• Gallup: Obama 51%, McCain 44%, with a ±2% margin of error, unchanged from yesterday.
• Rasmussen: Obama 51%, McCain 46%, with a ±2% margin of error, compared to a 50%-47% Obama lead from yesterday.
• ABC/Washington Post: Obama 52%, McCain 44%, with a ±2.5% margin of error, unchanged from yesterday.
• Hotline/Diageo: Obama 48%, McCain 42%, with a ±3.3% margin of error, compared to a 49%-42% Obama lead from yesterday.
• Research 2000: Obama 50%, McCain 45%, with a ±3% margin of error, compared to a 50%-44% Obama lead yesterday.
• Zogby: Obama 50%, McCain 43%, with a ±2.9% margin of error, compared to a 49%-44% Obama lead from yesterday.
Adding these polls together and weighting them by the square roots of their sample sizes, Obama is ahead 50.5%-44.2%, a lead of 6.3 points, compared to the 50.2%-44.4% Obama lead from yesterday.
Truth is the Republicans never got their smear message Wright – was Obama a Muslim – or is he a Communist/Marxist, but doesn’t the Marxist concept reject / suppress all religions? To put the GOP smear messages together you end up with a Marxist Muslim – with a Christian Preacher named Rev. Wright. Ok I got it – I think – no – I don’t think!! Because if you really think about it you can’t accept it.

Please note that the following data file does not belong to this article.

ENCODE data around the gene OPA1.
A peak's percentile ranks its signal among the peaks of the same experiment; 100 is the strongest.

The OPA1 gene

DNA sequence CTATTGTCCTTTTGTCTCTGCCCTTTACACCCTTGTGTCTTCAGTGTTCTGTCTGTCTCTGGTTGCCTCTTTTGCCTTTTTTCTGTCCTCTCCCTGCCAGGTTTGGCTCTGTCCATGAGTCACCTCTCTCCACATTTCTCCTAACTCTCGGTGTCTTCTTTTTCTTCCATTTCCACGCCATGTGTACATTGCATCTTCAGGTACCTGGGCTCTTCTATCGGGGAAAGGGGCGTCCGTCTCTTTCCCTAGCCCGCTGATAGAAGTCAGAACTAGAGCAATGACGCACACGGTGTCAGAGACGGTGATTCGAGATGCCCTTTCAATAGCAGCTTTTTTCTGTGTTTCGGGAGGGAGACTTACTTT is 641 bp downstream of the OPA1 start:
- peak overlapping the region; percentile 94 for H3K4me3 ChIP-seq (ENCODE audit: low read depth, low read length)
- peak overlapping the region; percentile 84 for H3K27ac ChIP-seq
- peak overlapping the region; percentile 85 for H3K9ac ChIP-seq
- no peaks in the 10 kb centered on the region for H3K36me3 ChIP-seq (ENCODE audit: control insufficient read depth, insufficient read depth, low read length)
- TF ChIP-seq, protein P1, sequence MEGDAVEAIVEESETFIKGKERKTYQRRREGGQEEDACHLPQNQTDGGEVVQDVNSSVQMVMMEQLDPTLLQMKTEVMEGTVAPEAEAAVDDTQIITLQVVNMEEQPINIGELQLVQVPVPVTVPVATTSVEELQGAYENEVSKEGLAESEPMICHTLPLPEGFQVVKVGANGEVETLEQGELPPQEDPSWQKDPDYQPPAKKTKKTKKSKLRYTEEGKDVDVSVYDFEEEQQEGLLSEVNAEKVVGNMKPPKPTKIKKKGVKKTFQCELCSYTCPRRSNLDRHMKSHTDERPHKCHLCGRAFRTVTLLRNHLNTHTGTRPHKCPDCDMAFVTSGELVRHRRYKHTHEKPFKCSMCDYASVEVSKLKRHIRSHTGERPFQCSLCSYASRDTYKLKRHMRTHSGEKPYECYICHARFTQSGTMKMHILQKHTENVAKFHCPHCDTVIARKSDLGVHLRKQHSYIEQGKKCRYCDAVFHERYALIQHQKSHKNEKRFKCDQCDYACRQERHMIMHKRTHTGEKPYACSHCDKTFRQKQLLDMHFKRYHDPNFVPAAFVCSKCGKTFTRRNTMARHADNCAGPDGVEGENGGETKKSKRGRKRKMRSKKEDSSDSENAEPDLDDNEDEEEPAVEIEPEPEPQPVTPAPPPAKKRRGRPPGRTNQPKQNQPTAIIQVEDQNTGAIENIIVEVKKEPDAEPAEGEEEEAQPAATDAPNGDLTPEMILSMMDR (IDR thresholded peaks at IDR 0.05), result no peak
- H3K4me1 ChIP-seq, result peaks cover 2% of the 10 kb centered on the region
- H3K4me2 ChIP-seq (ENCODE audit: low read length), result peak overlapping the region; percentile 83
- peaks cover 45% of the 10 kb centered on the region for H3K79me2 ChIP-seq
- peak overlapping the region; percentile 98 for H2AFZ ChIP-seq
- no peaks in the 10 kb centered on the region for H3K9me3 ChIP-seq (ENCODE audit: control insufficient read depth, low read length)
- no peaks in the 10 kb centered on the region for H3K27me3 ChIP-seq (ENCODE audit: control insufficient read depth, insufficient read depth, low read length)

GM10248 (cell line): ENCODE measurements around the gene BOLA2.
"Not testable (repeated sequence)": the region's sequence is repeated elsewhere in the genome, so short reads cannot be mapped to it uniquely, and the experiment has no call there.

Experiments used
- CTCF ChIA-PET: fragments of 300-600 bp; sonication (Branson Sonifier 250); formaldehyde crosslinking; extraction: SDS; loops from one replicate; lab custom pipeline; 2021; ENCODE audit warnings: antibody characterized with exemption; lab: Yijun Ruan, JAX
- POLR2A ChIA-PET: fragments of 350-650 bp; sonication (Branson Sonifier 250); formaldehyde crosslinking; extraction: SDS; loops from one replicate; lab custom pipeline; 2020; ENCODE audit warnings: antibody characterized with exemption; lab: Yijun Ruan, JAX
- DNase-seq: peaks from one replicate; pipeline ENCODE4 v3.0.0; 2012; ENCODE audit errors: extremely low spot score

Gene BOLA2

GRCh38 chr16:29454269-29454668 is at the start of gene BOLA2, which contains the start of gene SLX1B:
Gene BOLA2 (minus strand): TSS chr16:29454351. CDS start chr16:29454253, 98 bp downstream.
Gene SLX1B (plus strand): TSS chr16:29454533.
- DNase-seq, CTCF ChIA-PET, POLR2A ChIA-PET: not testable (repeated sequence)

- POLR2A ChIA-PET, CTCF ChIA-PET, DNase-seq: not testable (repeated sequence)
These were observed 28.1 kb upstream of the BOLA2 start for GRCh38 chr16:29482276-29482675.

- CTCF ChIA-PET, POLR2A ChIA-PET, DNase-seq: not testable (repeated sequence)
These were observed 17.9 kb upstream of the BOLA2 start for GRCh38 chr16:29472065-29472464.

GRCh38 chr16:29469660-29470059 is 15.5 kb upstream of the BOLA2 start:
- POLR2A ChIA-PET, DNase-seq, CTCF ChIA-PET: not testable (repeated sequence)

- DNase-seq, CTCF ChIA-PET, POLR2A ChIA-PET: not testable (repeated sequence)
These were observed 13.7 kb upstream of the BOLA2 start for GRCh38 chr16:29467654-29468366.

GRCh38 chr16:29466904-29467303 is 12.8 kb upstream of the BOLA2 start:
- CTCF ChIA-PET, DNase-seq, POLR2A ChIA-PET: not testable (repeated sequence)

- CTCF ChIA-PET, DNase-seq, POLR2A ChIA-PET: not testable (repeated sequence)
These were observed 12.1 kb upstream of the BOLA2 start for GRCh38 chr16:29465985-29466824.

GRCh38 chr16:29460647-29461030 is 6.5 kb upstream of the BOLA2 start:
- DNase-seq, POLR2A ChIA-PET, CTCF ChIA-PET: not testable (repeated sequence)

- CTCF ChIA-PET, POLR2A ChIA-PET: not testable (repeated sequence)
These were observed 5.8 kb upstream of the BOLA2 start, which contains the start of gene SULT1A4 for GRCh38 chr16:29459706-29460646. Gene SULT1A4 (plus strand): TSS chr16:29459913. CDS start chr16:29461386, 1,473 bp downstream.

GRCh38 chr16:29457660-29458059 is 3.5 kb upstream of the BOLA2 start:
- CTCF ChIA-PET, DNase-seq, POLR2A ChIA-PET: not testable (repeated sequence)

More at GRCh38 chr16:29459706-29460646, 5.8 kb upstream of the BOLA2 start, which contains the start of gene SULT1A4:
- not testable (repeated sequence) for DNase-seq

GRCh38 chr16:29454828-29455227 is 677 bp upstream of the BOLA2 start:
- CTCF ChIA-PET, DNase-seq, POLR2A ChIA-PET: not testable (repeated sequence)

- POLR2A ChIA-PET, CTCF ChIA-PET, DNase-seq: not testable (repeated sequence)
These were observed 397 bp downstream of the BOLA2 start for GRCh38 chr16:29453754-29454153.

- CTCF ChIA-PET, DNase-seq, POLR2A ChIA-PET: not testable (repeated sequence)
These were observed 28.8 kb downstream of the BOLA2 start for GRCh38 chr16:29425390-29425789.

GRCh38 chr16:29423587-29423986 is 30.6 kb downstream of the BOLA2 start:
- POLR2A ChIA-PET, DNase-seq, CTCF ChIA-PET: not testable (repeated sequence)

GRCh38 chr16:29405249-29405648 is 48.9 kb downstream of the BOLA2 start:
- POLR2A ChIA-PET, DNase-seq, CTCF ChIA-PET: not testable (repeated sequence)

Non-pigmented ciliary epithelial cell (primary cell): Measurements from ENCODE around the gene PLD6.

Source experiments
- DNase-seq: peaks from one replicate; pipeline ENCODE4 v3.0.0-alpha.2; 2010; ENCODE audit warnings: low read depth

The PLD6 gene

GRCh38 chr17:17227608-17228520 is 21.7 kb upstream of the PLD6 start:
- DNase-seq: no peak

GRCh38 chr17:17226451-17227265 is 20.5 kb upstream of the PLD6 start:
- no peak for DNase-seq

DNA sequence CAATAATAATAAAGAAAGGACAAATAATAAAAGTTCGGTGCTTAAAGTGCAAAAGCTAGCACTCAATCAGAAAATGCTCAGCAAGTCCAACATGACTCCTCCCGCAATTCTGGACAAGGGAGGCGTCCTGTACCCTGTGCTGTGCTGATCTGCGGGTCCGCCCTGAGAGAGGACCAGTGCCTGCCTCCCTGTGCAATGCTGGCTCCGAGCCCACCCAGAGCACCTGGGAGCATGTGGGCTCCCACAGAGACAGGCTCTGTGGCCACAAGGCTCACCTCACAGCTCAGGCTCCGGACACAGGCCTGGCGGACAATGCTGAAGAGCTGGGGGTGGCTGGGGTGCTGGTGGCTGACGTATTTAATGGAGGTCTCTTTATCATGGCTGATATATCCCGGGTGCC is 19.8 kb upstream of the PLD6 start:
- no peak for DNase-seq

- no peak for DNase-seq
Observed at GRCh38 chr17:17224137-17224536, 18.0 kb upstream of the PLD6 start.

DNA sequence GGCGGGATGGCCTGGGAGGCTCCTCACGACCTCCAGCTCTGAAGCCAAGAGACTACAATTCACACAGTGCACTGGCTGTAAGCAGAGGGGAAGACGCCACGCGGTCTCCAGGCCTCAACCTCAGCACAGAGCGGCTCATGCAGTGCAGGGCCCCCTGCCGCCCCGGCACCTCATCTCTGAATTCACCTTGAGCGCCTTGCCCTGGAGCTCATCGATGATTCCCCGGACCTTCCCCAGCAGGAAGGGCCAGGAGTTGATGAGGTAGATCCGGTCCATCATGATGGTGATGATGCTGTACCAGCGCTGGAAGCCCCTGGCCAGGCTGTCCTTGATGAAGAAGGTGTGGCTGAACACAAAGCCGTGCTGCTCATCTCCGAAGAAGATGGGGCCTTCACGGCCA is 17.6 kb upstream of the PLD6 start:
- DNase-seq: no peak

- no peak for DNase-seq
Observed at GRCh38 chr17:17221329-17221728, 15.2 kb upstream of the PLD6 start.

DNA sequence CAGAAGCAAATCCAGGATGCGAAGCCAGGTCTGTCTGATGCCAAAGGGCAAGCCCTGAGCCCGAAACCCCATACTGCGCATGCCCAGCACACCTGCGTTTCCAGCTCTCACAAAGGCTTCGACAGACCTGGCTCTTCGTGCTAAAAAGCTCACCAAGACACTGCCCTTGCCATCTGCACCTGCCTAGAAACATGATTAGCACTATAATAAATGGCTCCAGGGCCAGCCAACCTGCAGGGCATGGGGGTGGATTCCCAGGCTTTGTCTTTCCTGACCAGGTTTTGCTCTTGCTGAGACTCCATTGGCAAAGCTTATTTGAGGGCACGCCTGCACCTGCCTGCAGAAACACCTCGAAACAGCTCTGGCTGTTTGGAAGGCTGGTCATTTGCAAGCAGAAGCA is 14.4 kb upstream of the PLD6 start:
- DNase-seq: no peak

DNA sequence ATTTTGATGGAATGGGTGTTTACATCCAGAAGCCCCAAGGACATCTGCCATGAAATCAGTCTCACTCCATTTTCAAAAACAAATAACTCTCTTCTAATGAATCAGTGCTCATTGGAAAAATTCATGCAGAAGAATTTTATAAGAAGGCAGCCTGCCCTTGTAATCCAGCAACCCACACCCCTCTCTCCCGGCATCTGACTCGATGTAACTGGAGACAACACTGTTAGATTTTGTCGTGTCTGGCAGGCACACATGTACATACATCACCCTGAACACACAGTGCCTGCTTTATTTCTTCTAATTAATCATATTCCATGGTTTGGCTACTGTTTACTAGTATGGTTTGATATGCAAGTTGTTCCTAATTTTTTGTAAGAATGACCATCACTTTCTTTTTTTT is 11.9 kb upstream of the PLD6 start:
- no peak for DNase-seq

And I forgot we were also meant to believe that Obama’s a terrorist – because he knew a man who committed terrorist acts when he was 8, and he sat on an education advisory board along with other Republicans and Professor Ayers – a committee which was started by a Republican. Was this Republican founder also a terrorist and a radical. This is creeping McCarthyism all over again, and likely this is the kind of administration they would run.
I predict these tactics which have already been in play – will have little effect this time – when people see these ads – like all McCain’s other ads that have backfired – people will run through this hail of arrows to get to the polls to vote for who they want.
Nasty dirty campaigning took down McCain back in 2000, now he wants to use nasty dirty methods to take down Obama – it a universe thing – its that whole – right – wrong thing.
Get ready for a deluge of Wright rantings.
The National Republican Trust PAC, which has been airing an ad attacking Barack Obama’s association with Reverend Wright in three battleground states, has now put down for a national buy on five networks that will last from now through election day, a consultant with the group confirms to me.